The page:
Some old stalwarts—Gary Ackerman and Howard Berman, for example—are leaving the U.S. House of Representatives, Ackerman voluntarily and Berman after an election defeat. The 112th Congress will also see the departure of some its most eccentric members: Dennis Kucinich lost a bitter primary battle, and Ron Paul is retiring. On November 14, Paul gave his farewell address, and it was vintage Paul. While I’m sympathetic to his libertarian approach on social issues, value individual liberty, and embrace the concept of a small, lean government, I also believe in the necessity of a strong military. Paul’s rambling conspiracies regarding AIPAC and his fierce isolationism have always turned me off as have, frankly, the even nuttier approaches of some of his followers.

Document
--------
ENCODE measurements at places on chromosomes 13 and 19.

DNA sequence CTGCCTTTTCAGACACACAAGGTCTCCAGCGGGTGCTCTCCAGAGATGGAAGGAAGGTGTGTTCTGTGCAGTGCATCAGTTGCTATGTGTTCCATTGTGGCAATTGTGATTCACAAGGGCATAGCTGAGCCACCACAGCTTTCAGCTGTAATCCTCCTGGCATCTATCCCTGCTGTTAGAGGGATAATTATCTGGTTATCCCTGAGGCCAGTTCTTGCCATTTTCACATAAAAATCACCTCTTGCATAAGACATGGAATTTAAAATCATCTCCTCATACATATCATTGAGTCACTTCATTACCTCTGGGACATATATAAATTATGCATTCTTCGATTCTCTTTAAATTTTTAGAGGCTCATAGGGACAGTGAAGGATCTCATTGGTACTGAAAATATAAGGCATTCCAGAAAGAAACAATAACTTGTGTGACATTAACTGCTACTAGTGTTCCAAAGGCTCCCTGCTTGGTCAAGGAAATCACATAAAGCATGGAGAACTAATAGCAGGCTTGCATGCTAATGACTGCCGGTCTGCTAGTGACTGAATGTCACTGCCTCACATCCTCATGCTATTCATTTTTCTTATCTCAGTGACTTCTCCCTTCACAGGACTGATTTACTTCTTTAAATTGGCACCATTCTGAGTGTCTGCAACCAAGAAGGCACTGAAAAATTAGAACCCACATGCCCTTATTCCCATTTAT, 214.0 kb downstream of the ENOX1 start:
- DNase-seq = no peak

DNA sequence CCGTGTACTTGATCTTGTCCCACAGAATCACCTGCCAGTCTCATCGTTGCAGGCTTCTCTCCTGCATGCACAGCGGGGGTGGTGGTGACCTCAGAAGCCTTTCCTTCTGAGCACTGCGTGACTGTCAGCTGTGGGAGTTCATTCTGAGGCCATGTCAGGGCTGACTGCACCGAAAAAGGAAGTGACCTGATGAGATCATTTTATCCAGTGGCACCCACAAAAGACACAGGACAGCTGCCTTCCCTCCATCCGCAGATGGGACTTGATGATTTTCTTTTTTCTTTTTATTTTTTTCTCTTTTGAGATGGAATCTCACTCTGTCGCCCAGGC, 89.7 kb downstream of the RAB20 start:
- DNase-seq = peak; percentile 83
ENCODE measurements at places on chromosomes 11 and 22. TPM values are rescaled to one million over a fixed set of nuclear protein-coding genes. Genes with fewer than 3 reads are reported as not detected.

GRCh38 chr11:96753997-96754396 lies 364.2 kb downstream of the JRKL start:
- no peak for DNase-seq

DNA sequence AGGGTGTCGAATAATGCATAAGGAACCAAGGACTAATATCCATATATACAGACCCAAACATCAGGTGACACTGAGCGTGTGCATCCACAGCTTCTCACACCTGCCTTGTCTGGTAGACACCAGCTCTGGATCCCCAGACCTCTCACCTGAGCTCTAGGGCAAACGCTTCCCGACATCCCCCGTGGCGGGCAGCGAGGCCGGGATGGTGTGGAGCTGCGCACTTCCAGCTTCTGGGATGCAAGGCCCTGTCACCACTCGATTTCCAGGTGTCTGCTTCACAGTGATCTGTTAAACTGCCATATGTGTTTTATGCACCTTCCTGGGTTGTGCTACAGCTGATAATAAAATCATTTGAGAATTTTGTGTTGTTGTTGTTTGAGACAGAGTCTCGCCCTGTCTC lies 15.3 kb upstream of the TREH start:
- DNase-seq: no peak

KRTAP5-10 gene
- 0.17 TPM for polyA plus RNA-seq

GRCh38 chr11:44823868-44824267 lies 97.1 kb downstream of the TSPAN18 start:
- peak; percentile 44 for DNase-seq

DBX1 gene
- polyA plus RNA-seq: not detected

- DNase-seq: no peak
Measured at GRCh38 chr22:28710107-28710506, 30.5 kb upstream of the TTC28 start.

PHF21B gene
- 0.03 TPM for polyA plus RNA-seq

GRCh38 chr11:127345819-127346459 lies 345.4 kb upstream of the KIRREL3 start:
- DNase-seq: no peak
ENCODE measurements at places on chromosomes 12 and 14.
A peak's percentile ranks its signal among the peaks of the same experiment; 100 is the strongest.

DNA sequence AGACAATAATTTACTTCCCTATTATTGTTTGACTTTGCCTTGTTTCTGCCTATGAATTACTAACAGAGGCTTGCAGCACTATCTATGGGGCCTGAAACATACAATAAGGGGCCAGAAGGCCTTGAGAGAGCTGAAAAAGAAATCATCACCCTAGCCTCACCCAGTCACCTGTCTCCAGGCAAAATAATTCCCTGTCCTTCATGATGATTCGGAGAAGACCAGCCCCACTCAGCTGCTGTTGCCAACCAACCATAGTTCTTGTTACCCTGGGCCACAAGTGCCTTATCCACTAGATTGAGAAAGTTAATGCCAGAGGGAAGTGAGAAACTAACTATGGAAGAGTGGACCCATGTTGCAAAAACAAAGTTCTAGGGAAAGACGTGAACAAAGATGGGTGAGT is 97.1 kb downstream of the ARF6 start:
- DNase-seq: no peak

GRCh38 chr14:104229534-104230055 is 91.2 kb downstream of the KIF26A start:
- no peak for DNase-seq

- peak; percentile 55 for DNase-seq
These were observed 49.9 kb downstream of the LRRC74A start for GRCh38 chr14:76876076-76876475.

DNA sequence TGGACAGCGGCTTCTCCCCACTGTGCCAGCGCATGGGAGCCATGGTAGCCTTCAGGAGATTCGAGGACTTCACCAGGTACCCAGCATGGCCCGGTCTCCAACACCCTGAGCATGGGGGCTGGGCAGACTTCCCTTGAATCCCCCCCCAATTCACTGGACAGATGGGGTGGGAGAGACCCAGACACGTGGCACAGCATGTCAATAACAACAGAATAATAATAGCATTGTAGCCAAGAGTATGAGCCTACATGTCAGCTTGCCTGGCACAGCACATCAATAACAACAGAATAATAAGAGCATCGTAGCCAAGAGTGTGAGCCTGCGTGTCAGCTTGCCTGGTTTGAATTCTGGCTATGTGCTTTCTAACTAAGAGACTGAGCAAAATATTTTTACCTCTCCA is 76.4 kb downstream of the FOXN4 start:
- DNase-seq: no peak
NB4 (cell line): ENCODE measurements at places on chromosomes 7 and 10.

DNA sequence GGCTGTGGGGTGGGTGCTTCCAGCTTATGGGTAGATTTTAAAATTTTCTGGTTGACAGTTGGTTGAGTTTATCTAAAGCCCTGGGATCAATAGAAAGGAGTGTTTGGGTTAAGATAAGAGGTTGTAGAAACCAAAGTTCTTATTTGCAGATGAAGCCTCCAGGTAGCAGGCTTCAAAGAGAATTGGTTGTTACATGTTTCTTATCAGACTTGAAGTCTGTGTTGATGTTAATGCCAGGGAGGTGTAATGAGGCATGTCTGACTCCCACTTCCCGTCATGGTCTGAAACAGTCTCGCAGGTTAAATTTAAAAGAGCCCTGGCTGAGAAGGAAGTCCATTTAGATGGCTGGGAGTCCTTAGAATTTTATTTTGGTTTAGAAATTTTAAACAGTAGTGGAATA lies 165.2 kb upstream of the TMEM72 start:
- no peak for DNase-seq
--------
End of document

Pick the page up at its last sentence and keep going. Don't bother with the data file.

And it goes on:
Still, Paul’s address should be a must-read. As Alana Goodman pointed out, his son, Senator Rand Paul, is a likely presidential candidate in 2016 and wants very much to revamp the Republican Party. Paul can count on his father’s supporters, and then some, as he understands how to package himself as a mainstream candidate without any of his father’s “crazy uncle” excesses.
President Obama’s re-election only delays the inevitable: economic reality is going to hit, and hit hard. Ultimately, the Republicans—and frankly the country—will have to choose between two camps: A Paul Ryan-type embrace of fiscal realism, or a Ron Paul-like melding of libertarianism, isolationism, and conspiratorial ramblings about those who do not agree that isolationism is in American national interests. Ron Paul was courteous enough to pose dozens of questions. Perhaps it is not too early to push Rand to answer them and stake out clear positions early on his father’s most conspiratorial beliefs, especially when it comes to insinuations of his opponents’ lack of patriotism and dual loyalty.